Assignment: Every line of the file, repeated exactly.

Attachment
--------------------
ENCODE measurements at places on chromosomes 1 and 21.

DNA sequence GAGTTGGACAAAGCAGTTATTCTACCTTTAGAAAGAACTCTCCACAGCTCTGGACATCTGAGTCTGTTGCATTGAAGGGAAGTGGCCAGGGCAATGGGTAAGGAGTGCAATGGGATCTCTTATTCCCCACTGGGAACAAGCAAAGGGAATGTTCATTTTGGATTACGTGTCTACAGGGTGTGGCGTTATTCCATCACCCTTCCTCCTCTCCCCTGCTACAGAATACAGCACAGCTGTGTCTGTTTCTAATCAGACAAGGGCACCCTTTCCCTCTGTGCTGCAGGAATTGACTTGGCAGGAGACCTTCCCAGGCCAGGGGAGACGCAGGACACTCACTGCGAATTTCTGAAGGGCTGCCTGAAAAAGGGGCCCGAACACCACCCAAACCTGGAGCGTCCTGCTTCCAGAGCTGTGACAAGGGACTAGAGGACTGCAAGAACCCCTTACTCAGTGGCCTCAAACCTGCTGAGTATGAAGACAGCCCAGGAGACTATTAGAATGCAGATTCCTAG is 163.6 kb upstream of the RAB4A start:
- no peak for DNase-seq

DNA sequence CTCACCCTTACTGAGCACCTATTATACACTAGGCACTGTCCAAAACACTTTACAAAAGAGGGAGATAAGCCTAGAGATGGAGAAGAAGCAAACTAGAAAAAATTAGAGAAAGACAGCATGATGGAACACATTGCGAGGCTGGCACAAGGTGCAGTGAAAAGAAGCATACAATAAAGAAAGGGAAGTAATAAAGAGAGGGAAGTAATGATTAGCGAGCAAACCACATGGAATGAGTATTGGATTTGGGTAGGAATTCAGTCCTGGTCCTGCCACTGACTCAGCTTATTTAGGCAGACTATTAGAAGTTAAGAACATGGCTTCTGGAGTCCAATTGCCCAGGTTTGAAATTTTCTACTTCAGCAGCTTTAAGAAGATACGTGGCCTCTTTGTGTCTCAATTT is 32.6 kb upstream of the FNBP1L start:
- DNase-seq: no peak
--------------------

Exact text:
ENCODE measurements at places on chromosomes 1 and 21.

DNA sequence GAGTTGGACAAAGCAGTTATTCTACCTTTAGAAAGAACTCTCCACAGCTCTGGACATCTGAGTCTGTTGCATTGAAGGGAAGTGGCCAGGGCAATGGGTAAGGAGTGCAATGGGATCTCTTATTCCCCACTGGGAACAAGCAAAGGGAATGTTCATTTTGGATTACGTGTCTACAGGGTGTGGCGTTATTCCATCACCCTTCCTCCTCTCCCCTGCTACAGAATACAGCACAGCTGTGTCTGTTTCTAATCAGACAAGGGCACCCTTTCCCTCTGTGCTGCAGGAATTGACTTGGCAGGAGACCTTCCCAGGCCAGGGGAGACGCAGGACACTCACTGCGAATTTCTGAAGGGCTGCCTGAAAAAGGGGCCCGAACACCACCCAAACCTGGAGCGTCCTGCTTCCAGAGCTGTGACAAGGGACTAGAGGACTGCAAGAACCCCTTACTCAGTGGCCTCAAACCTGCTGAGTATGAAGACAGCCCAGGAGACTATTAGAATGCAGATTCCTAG is 163.6 kb upstream of the RAB4A start:
- no peak for DNase-seq

DNA sequence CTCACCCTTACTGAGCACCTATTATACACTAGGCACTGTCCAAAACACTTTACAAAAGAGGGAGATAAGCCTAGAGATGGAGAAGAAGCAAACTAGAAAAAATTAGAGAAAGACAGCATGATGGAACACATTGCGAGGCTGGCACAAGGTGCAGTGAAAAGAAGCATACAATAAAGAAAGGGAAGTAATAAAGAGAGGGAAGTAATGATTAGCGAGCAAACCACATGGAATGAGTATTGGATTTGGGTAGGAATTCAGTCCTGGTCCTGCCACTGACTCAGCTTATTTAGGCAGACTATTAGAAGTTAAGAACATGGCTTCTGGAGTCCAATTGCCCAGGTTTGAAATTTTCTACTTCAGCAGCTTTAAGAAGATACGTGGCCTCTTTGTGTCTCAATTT is 32.6 kb upstream of the FNBP1L start:
- DNase-seq: no peak